Home decor dinosaur

Pictured is an example of a damask design.

Home interior designers are blunt when it comes to addressing what is classified as a décor dinosaur. No doubt they step on many homeowners' “toes” with the “no-no” list of what needs to be discarded. Here’s an updated inventory of what’s hot and what’s not. This list is helpful when it comes to the resale value of a home.

The 1970s brought onto the home scene tile countertops. This design is difficult to keep clean, so replacing it not only updates a home, but also takes away the stress of cleaning something nearly impossible to keep spic and span.

The 70s also introduced wood paneling. Yes, it is easy to put a nail in the wall, but the dark dungeon look is out.

Linoleum flooring is another thing that experts say needs updating, particularly since it is not as long-lasting as today’s offerings.

If you are out of college, it is time to stop disguising your room as a dorm - get rid of the futon.

Every trendy coffee shop from the west to east coast has what is referred to as exposed lighting. Thankfully, upscale lighting is having a major comeback, harsh lighting is officially out. For suggestions on what’s hot search online for modern lighting ideas.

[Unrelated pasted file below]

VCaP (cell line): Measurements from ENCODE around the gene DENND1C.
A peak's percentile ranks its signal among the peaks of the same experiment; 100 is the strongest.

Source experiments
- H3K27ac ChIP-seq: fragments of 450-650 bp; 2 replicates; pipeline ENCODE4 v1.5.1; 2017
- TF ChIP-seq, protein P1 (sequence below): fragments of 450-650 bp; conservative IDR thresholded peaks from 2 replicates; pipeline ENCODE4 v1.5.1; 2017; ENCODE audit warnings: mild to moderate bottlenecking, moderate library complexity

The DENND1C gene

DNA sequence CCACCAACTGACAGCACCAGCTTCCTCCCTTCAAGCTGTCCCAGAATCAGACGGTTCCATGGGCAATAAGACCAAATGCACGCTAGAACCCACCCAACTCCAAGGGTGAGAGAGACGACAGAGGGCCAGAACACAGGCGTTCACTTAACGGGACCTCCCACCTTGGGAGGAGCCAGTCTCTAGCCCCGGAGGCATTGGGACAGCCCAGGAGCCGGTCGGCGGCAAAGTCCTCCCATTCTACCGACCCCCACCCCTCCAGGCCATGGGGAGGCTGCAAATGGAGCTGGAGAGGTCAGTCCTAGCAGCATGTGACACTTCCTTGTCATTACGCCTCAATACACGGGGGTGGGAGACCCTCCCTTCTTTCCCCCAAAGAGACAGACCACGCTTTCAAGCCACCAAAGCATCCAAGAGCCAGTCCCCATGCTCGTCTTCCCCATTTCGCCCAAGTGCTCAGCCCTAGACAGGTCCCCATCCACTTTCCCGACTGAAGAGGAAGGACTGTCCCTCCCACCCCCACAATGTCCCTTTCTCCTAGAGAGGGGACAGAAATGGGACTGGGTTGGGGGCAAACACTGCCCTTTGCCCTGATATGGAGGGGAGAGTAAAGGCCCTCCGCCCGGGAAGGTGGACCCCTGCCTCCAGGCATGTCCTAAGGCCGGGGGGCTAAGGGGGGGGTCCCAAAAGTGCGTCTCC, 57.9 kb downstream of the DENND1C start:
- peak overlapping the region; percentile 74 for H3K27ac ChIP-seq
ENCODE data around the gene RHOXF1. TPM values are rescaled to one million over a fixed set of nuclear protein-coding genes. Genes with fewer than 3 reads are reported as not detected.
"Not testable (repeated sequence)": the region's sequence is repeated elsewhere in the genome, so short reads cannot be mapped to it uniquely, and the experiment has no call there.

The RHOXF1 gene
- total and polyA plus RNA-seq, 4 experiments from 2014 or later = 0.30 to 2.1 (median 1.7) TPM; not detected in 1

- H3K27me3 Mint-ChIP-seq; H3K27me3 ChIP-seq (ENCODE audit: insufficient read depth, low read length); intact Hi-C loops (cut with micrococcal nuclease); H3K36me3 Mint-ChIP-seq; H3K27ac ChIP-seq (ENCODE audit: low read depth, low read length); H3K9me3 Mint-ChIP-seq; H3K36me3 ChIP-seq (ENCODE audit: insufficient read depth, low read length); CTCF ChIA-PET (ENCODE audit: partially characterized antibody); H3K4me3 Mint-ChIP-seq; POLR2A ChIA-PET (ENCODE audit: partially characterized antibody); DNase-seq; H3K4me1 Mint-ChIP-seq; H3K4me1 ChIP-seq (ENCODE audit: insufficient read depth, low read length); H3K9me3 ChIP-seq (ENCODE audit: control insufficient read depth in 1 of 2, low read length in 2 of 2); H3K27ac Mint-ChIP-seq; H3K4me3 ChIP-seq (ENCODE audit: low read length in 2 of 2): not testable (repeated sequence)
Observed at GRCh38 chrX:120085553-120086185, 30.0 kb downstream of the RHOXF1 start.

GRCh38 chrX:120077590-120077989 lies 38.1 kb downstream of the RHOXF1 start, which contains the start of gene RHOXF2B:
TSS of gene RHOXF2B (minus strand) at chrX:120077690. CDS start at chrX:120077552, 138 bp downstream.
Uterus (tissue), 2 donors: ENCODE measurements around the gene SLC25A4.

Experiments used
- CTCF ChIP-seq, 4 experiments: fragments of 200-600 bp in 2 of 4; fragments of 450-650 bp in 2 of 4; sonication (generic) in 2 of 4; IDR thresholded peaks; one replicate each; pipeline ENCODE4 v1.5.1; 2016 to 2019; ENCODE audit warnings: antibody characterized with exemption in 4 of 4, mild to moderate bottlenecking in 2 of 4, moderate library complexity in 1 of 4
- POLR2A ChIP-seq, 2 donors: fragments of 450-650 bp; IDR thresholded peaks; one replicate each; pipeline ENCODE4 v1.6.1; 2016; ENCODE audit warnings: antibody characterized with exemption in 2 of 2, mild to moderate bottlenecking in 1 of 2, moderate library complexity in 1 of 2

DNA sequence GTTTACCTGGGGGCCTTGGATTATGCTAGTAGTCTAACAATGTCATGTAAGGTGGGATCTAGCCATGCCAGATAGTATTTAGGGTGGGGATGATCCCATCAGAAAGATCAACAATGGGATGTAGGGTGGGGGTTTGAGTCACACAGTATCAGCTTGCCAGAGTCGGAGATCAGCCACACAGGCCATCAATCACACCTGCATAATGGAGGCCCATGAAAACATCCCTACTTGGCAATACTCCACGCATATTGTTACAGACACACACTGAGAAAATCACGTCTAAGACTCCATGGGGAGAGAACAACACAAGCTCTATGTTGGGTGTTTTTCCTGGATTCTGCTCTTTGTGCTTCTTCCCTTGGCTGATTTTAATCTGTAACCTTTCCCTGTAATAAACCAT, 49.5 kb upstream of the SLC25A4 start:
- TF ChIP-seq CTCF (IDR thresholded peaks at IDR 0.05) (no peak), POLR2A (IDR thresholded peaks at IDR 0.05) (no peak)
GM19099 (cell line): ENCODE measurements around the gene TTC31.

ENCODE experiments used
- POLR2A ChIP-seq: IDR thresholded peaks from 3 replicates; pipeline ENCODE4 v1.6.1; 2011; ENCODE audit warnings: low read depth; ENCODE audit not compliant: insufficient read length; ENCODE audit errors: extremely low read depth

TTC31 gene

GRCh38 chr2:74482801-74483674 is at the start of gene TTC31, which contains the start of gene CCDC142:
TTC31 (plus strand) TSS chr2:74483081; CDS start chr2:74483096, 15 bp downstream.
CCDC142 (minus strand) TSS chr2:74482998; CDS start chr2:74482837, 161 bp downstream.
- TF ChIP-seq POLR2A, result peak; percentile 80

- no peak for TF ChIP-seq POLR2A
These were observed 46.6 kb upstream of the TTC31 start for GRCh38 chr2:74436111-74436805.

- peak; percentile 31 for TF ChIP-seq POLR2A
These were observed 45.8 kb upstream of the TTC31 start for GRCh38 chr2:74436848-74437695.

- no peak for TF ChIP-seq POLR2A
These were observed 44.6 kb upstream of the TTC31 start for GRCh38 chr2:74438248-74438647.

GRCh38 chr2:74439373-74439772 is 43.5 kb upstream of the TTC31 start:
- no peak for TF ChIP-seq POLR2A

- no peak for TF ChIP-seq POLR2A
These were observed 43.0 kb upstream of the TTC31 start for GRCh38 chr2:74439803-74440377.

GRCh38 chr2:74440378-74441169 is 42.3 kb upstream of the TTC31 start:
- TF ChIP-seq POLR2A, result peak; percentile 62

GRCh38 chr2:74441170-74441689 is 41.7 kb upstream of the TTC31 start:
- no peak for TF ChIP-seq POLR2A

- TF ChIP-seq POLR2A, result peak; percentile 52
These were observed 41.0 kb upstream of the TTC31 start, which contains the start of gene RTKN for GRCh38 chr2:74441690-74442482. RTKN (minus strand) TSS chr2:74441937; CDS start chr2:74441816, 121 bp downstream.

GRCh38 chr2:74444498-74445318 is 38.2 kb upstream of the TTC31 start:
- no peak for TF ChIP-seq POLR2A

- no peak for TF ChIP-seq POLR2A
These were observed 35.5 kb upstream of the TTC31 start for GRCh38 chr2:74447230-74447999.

Tufted bed headboards no longer say “glam.” Now they just say “old-fashioned.”

Damask is a pattern that was found on nearly everything from wallpaper to curtains in the 1990s, seems it’s time to say “bye-bye.”

It doesn’t matter if a wallpaper border is running at chair-rail height or next to the ceiling, this is 2019 and the 90s are long-gone.

Window valances that match the curtains, that match the furniture are now considered a thing of the past.

Wicker furniture will no doubt always be a patio favorite, but saturating the interior with this design was the trend twenty-plus years ago.

Vertical blinds, popcorn ceilings, fake fruit, wall-to-wall floral décor, have all taken their place on the “do not resuscitate” list.

With that said, the words of Margaret Wolfe Hungerford come to mind from her book “Molly Bawn” (1878) - “Beauty is in the eye of the beholder.”

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